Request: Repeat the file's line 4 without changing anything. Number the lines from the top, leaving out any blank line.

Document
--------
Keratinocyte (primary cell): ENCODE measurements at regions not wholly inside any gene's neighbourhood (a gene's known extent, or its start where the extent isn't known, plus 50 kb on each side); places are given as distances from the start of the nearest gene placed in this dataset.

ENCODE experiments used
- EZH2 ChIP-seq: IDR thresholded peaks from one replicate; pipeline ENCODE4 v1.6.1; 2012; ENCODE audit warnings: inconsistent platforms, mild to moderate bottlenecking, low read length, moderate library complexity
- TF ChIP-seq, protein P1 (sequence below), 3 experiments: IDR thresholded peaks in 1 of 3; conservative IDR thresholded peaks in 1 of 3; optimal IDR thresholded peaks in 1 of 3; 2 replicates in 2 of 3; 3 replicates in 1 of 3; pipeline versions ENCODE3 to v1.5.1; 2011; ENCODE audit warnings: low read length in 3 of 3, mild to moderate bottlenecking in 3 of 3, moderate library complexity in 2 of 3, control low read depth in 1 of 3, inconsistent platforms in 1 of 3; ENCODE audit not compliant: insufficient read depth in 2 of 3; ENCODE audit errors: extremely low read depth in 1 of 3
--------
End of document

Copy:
- TF ChIP-seq, protein P1 (sequence below), 3 experiments: IDR thresholded peaks in 1 of 3; conservative IDR thresholded peaks in 1 of 3; optimal IDR thresholded peaks in 1 of 3; 2 replicates in 2 of 3; 3 replicates in 1 of 3; pipeline versions ENCODE3 to v1.5.1; 2011; ENCODE audit warnings: low read length in 3 of 3, mild to moderate bottlenecking in 3 of 3, moderate library complexity in 2 of 3, control low read depth in 1 of 3, inconsistent platforms in 1 of 3; ENCODE audit not compliant: insufficient read depth in 2 of 3; ENCODE audit errors: extremely low read depth in 1 of 3